- Help identify operational issues and course-correct as necessary. This isn’t just about improving things for the customer. The customer can also show you where you can make other improvements for your brand and for your employees who service those customers – at any touchpoint – on the digital journey, in the store, or on the phone.
- Align the entire organization along the same customer experience journey. When your organization is aligned, it is easy to provide the best digital journey for every customer based on their specific demands or desires.
- Understand customer effort. This is a valuable metric that can be an indicator of customer satisfaction and the likelihood of retention, helping drive business goals around those elements.
NOTE: Customer effort is a new term for some so here’s a quick definition. It refers to how much effort a customer has to put in to do business with your brand.
In your analytics, it’s known as the Customer Effort Score or CES, and it typically ranks on a scale of one to 5, 10 or even 7, with each associated with a level ranging from easy to hard. This is what will often determine, overall, how likely a customer is to continue doing business with your brand.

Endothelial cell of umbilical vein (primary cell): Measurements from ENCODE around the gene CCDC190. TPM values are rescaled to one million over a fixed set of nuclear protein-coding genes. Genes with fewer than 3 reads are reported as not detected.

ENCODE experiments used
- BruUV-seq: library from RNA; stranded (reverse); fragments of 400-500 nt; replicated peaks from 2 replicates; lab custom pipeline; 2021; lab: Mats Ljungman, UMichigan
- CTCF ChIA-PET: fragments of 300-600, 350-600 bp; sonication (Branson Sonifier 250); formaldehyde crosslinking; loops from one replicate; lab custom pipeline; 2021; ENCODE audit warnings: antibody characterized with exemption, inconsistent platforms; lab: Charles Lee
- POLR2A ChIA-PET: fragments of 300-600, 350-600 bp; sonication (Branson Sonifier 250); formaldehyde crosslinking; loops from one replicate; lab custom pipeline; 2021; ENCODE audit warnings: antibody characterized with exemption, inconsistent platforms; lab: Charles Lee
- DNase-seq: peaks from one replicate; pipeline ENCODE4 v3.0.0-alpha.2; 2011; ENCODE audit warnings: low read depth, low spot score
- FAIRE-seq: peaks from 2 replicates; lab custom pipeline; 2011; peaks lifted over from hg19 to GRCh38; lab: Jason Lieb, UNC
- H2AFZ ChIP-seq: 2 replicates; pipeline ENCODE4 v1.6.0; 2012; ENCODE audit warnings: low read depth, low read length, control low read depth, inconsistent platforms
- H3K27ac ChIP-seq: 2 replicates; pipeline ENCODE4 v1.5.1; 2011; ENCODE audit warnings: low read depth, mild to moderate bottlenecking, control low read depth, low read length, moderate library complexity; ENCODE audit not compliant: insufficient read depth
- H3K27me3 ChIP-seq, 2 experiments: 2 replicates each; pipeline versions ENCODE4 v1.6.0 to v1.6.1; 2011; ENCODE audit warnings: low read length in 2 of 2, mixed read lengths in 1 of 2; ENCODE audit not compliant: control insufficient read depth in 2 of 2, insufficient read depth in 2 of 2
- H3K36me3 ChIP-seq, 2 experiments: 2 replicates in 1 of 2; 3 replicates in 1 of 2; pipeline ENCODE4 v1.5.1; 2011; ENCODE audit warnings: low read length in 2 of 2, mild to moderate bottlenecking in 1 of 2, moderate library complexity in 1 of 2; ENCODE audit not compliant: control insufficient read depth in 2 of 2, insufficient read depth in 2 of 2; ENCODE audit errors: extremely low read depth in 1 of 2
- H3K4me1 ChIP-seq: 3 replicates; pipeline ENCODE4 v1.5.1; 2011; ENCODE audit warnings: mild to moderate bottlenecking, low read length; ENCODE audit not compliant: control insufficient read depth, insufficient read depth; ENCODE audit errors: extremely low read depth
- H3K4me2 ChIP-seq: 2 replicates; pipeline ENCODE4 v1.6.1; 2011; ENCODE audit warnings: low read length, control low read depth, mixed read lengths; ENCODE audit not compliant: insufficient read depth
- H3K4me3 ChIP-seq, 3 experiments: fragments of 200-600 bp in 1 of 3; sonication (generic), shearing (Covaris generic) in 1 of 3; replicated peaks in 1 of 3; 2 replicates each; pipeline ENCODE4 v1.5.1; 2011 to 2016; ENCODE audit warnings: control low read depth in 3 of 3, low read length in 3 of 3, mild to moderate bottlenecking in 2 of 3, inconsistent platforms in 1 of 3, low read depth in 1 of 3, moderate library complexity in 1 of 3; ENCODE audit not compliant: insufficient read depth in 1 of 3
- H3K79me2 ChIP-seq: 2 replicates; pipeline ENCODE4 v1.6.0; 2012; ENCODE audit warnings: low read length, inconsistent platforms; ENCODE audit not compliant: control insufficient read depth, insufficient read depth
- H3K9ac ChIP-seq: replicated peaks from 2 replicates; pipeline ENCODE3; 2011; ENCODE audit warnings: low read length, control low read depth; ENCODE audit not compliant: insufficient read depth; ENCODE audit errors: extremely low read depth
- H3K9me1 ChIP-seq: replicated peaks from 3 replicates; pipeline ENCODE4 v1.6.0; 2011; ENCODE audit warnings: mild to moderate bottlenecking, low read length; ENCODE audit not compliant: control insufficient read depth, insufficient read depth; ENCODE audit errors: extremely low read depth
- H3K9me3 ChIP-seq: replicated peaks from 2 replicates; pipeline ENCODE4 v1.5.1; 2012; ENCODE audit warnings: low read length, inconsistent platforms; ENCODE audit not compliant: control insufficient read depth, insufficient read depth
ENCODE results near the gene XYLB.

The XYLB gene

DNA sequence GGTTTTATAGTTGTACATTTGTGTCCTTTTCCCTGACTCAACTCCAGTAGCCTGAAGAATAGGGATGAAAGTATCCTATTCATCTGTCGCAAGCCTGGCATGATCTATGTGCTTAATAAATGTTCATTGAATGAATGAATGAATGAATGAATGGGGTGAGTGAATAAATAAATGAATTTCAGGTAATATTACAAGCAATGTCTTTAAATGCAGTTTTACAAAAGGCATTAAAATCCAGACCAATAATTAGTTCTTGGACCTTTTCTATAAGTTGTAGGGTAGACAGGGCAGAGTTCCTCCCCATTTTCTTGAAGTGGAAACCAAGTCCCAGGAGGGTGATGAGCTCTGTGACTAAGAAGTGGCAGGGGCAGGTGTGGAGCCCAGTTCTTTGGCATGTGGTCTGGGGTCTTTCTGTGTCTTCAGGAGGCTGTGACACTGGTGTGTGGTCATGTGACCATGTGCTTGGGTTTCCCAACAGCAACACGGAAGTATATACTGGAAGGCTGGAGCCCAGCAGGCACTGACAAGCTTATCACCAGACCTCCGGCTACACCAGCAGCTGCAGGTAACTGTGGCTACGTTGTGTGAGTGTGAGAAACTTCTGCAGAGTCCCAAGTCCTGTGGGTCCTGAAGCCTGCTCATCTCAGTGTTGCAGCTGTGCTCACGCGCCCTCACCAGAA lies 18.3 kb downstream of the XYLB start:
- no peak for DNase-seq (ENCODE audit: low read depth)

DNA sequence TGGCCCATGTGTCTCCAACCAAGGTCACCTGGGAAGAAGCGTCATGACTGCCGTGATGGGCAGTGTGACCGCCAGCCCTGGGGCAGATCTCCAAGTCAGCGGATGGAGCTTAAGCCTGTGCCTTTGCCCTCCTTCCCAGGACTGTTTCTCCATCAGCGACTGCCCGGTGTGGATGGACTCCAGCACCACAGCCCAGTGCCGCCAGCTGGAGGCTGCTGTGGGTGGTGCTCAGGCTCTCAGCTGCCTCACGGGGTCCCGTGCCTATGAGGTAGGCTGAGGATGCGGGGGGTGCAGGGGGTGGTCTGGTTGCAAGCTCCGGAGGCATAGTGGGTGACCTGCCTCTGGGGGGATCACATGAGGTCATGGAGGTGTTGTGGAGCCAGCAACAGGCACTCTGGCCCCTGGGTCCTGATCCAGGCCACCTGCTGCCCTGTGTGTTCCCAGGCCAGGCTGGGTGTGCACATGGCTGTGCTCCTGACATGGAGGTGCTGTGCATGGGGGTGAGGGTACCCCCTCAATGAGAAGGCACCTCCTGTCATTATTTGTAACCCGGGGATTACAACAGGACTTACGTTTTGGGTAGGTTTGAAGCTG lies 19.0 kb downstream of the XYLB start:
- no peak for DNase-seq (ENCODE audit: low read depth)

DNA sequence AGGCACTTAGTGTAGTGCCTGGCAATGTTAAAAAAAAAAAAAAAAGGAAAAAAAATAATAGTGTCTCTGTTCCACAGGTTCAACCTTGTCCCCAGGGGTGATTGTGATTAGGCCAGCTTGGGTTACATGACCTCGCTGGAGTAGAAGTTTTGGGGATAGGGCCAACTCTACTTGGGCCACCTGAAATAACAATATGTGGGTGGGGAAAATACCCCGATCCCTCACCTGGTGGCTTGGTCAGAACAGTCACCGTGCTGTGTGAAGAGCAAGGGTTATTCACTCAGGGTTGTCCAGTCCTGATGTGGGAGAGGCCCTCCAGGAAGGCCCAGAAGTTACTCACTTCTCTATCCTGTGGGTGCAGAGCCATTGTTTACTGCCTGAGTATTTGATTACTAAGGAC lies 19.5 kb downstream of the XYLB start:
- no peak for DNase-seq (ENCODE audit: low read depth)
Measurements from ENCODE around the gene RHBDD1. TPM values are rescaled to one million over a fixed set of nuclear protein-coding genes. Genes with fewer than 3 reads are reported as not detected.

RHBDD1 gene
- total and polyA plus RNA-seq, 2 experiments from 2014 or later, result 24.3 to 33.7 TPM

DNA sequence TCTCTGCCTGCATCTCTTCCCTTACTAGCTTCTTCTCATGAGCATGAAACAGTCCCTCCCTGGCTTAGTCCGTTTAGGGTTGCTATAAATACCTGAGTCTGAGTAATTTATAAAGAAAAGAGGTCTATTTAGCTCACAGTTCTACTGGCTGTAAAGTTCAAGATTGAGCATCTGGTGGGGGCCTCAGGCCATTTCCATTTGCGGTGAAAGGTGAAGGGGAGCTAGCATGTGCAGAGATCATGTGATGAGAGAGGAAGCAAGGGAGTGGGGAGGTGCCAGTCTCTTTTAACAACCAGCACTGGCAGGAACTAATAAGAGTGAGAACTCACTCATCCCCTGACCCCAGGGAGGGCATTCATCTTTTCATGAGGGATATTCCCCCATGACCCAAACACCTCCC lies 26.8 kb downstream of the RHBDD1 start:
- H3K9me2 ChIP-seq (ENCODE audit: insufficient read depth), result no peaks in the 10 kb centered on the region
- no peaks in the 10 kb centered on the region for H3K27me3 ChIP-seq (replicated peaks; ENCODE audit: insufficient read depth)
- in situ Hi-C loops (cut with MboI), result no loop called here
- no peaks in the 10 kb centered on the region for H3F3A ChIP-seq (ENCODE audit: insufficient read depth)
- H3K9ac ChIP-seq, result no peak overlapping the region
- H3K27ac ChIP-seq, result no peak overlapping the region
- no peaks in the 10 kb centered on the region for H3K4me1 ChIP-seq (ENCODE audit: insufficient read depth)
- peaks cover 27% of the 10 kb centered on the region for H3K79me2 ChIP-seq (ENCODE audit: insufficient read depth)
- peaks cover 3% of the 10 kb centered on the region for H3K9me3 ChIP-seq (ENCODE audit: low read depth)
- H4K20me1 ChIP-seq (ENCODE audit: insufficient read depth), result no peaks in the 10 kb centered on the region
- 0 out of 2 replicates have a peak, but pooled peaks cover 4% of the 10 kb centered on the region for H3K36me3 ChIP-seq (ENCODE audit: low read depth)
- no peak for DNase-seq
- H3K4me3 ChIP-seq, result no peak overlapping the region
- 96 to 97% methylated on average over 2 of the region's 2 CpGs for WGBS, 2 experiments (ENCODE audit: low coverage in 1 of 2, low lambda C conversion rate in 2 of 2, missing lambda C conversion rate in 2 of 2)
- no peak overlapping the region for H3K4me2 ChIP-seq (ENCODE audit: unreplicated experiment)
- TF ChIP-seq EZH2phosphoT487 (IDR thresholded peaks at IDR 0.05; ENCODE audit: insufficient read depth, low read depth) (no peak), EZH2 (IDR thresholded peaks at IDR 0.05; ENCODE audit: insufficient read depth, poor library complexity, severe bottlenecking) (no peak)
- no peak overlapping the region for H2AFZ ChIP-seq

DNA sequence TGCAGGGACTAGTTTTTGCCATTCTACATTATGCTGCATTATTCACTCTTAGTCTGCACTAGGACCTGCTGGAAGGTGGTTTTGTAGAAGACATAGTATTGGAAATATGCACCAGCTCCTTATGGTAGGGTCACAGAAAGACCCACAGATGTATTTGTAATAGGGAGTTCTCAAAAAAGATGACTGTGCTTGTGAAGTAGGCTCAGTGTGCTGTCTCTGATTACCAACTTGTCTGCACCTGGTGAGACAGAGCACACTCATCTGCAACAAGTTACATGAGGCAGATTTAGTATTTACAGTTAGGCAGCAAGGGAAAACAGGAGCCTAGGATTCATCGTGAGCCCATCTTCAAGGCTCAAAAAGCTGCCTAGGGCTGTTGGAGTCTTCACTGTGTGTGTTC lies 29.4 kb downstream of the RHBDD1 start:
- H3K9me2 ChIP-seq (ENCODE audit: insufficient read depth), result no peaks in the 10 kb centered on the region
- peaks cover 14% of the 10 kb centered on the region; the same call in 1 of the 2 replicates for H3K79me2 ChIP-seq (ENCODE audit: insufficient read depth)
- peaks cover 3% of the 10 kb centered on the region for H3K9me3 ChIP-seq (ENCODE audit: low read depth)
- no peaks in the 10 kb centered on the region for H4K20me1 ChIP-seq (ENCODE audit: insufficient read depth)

Omnichannel vs. Fragmented Journeys
A fragmented customer journey is a broken journey. It is a sure sign that something in your digital experience isn’t working as it should, causing customers to jump around to complete their journey. To be clear, this is not what we’re referring to when we talk about how the digital journey is non-linear.
What we’re referring to is the omnichannel experience. Users may start their interaction on a chatbot, or maybe on the web, then upgrade to a live chat with an agent before eventually ending up on the phone with that same call centre representative.
This could all take place throughout the various steps of the journey (awareness, education, discovery, decision-making, etc.).
Today’s customer journey should be very omnichannel focused. Essentially, users are going to take whatever route is necessary to get to the information, products, or services that they need.
Because the Internet makes it so easy, it makes sense for them to do so. Your job as a brand is to make sure that the tools and resources are in place so that they can make the journey in any way they see fit.